Generals & Majors

Generals & Majors

BandRockPunk

The heat of The Stooges, with the spit of MC5, sprinkled with a bit of The Animals.

Biography

In a stark, damp basement in downtown NYC there is a revolution brewing -- a long-awaited revival of a rock & roll sound missing from the underground for too long.

As each member of the five-person collective Generals & Majors prepares on stage, it's hard to gage exactly what you're in for during their live show. Then enter the punch-hard guitar riffs, driving bass-lines and a front man who puts any other guy who has said he's a front man to shame. Suddenly he's kicking, jumping and wailing powerfully but perfectly into the mike and you realize you want to kick, jump and wail too. This is the revolution; this is Generals & Majors. Real rock: the kind that made you even like listening to music in the first place.

The start of this collective came about in 2001 when bass-player JG General and guitarist Jesse "The General" Jones met while playing in alt-country band The Izzys. They remained band-mates on their next project Group Sounds; a NYC-area punk rock favorite that toured with Tapes n' Tapes, Hot Hot Heat and Radio 4, but they still hadn't found a way to channel the hard-hitting sound they craved. Finally, with fellow Group Sounds guitarist Rich Majors, they auditioned drummer Jimmy Majors and a man with enough intensity and voltage to command Generals & Majors: Derrick Karg aka Rat Bite (who incidentally was on antibiotics for a rat bite he got while sleeping on a friend's couch). One rock-out session later and they officially became the band that is going to take the rock music scene by crude assault.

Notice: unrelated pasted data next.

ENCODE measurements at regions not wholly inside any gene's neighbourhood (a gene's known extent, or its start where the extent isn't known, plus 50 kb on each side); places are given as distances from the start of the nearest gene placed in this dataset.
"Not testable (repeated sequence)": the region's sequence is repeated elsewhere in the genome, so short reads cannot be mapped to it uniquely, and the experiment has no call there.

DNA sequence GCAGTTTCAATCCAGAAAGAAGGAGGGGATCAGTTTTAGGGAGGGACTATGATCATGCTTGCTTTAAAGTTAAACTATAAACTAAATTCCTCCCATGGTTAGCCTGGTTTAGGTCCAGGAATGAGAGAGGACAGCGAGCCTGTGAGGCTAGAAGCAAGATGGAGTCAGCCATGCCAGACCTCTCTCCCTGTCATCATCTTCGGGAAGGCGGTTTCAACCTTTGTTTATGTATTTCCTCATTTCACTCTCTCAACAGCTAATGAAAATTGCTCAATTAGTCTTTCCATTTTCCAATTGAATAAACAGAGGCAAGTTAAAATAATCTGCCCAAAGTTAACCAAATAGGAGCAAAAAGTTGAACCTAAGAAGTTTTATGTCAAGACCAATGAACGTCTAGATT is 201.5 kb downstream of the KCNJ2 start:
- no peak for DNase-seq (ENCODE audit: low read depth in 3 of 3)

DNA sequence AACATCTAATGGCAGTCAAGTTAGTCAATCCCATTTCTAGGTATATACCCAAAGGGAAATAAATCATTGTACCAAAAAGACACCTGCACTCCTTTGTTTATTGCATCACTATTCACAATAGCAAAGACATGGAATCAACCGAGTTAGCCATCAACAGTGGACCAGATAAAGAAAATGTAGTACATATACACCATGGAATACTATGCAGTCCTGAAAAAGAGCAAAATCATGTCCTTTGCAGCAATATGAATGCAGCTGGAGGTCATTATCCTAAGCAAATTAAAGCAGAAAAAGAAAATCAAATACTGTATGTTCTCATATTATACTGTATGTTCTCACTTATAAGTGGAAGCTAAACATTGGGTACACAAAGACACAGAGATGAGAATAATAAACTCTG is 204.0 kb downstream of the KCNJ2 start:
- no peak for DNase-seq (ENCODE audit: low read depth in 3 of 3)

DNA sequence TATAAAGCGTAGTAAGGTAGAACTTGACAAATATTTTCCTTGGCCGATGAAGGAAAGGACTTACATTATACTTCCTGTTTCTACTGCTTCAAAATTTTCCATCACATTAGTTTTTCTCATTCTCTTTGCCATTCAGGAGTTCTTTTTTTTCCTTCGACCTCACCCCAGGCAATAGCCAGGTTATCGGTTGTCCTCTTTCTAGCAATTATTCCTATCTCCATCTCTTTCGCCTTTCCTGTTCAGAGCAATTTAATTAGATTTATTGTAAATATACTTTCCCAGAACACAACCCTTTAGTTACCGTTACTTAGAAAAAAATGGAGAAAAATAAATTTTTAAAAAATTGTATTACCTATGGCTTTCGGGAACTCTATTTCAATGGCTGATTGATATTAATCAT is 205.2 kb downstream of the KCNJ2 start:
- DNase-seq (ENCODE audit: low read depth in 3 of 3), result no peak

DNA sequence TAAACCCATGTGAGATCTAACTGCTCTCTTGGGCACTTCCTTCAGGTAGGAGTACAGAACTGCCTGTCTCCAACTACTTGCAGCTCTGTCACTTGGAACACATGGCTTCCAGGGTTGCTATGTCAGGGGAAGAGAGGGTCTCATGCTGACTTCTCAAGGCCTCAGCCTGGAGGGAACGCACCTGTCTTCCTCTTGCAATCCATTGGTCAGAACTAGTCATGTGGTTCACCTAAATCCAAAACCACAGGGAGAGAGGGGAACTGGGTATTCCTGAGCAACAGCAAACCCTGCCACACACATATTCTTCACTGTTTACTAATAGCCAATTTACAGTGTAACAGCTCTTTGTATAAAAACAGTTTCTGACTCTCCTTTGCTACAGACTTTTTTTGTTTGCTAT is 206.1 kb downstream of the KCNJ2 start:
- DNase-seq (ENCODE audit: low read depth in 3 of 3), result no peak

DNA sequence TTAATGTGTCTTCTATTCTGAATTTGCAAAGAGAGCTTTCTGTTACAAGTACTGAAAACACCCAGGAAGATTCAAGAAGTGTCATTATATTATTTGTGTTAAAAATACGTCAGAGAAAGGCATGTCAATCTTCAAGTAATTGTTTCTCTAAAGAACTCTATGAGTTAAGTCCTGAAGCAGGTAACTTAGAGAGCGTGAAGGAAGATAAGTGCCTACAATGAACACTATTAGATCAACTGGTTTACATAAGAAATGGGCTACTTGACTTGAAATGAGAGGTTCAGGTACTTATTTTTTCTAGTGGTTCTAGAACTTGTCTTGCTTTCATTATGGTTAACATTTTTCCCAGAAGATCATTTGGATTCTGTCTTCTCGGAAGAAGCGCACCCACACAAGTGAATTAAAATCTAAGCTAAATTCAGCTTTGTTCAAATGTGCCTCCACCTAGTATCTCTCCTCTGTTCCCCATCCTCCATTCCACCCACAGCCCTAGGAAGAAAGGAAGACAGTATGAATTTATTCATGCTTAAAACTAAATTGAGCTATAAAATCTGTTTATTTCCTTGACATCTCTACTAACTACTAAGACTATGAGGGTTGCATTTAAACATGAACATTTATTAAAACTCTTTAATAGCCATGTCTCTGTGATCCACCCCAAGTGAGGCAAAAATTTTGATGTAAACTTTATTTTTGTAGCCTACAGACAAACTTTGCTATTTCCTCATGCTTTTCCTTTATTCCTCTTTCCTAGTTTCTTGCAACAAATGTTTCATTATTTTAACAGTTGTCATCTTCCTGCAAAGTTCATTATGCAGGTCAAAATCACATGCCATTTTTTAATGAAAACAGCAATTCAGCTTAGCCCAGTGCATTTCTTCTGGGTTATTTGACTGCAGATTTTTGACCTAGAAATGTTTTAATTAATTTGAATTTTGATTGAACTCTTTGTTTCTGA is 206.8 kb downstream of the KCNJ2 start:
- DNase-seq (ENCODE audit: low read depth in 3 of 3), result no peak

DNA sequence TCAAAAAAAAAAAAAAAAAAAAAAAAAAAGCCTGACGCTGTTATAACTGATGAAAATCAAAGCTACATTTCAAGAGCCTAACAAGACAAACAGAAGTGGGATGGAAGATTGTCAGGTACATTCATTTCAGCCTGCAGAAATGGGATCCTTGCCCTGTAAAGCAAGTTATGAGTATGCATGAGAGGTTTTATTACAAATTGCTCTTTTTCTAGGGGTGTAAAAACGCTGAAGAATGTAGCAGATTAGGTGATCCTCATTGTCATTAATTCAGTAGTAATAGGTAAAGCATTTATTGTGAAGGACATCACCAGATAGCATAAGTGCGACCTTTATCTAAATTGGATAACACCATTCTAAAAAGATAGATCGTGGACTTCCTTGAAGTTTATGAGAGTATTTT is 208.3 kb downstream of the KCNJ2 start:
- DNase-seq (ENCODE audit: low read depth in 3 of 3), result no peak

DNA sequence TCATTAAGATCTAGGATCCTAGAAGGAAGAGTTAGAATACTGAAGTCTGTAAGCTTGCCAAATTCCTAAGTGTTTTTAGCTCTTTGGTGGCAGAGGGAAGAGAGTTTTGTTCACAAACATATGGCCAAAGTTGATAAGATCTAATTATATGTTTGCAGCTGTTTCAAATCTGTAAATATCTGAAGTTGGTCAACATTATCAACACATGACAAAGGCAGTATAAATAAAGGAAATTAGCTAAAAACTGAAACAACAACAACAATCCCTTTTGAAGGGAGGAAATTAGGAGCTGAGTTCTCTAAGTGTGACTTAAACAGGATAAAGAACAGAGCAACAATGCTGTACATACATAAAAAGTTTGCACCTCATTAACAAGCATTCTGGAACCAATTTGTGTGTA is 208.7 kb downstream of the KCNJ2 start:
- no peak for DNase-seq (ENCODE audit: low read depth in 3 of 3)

Reigning in influences from the likes of MC5 and The Animals and tying it together with a subtle gothic lyrical style reminiscent of Steven King, Generals & Majors create lurking symbolic imagery to tell tales of the chaos and relationships we all experience. From adjusting to city-life, finding personal fulfillment or just trying to play rock without all the hype, there is a fervent rawness to each song that makes it all undeniably real.